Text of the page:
The 75th Members’ Meeting has its auction star: an Aston Martin DP214 replica that sold for half a million pounds in a pre-sale agreement ahead of the auction on Sunday afternoon.
The green Aston in the Bonhams MM sale, which sold for £551,666 including the premium, joins the exclusive ranks of just three other DP214 reps, one of which was racing in the Graham Hill Trophy at MM. The only DP214 survivor from period is thought to be safely tucked away.
The sale car is a 1961 DB4 re-bodied to look like the Development Project 214 car, the last of the racing Astons based on the DB4. DP214 was never a Le Mans winner but being significantly lighter and more streamlined than the DB4 GT, it raised that car’s top speed from 150mph to nearly 200mph.
3729 UM (its 1961 registration) was built between 2010 and 2014 in a project that involved a variety of Aston specialists with final assembly under the auspices of leading Aston Martin race preparer, Rex Woodgate. The car was commissioned by a historic race driver who wanted to move up from DB4s to the two ultimate DB4 competition cars: the GT Zagato and the DP214. Options for the real thing being limited in either case, he simply decided to have his own built.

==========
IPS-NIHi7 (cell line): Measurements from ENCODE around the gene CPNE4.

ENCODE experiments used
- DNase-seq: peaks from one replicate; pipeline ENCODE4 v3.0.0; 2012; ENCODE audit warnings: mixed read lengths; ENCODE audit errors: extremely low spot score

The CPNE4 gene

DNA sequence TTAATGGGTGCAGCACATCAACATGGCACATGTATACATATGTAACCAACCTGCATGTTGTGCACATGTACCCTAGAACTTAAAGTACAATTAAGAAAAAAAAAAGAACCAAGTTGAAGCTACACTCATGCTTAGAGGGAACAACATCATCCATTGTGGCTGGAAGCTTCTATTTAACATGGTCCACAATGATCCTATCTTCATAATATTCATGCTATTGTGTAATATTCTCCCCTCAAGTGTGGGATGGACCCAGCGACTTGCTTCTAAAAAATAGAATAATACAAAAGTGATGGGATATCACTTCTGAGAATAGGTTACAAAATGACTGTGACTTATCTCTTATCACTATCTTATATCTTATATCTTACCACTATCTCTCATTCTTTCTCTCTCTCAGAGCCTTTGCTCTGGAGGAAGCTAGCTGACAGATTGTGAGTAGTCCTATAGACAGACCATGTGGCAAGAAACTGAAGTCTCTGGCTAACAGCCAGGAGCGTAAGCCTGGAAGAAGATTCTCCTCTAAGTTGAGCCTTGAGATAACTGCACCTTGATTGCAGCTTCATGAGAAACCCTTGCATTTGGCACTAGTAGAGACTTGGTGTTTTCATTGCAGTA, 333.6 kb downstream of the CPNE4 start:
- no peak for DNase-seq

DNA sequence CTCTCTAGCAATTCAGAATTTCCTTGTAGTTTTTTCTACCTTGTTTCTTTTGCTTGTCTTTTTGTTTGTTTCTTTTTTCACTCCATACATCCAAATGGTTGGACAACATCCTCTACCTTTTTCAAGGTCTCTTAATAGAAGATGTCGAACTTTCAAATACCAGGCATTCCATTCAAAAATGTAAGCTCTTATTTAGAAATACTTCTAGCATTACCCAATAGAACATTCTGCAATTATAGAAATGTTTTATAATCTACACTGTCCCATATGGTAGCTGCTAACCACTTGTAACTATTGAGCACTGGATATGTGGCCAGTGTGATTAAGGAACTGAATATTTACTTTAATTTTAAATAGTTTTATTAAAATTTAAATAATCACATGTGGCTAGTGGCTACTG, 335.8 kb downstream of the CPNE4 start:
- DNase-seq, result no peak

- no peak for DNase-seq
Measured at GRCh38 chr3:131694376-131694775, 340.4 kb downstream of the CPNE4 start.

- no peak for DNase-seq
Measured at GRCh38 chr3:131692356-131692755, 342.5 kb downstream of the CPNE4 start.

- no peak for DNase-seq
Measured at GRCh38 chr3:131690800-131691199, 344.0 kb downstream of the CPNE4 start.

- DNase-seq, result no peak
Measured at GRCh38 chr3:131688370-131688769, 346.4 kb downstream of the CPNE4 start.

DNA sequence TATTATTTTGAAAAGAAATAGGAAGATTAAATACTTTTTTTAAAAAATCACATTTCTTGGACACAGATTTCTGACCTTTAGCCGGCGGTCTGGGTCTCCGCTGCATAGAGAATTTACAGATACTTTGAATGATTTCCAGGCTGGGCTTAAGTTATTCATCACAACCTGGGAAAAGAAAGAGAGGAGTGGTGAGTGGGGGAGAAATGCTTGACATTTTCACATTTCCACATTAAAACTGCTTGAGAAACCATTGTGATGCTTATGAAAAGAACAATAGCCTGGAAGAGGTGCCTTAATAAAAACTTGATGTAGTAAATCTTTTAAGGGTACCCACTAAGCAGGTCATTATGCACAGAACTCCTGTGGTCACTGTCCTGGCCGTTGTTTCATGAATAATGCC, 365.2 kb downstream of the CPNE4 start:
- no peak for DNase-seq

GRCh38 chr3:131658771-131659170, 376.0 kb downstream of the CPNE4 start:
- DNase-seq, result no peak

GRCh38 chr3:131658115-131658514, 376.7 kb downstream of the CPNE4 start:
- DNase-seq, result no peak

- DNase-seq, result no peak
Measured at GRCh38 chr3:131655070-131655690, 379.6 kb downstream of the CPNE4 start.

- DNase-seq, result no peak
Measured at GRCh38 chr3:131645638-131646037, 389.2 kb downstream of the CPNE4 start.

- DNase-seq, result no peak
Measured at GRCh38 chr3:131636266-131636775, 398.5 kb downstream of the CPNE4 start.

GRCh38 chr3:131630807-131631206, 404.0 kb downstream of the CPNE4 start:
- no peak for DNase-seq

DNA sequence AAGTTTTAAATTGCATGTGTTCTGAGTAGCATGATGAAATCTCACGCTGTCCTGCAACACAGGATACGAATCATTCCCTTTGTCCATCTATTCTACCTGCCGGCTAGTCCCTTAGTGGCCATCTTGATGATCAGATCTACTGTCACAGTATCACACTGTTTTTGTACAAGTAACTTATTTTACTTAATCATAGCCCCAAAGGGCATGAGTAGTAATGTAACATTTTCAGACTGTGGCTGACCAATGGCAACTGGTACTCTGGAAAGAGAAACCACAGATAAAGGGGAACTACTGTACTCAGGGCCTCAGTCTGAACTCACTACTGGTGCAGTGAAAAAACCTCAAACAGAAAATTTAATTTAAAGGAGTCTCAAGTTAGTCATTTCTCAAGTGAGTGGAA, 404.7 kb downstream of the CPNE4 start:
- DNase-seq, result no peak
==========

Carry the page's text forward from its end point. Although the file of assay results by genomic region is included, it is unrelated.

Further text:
The DP214 for sale was built as an exact facsimile of the second of the two DP214s built in period and which both competed at Le Mans in ’63. While chassis 0194 went on to compete again at Le Mans and at Goodwood in the TT, driven by the likes of Bruce McLaren, chassis 0195 was destroyed after crashing at the Nurburgring in 1964, killing its owner/driver Brian Hetreed.
The authenticity extends not just to its 1961 DB4 mechanicals, including its 3,760cc straight six built to original Le Mans spec, but also to details like switchgear. Much of that comes from a Lancaster bomber, and the fuel tap is from a Spitfire! The glut of ex-military equipment available after the war was exactly what Aston made use of at the time.
Bonhams says this is the most accurate DP214 replica and a car that was made without compromise at enormous cost. The interior was trimmed by ex-Aston craftsmen and the only concessions to historic racing are those required by safety regulations and to ensure reliable fuel delivery.
The car has already proved its historic racing credentials with starts that include the Spa 6 Hours, Silverstone Classic and Le Mans Legends support race. Last year it raced in the Daytona Historics meeting followed by the Sebring 12 Hour Historics event where, on road tyres, the only cars to beat it were slick-shod GT40s and Lola T70s.
Replicas that sell for half a million are by no means unusual these days; we live in a world when a series of new Aston Martin-made DB4 GT “continuation” models are for sale at £1.5m each.
Bonhams says that to build a similar car today would cost in excess of £750,000 and take around three years. It appears that someone bagged a bit of a bargain…
Photography by Tom Shaxson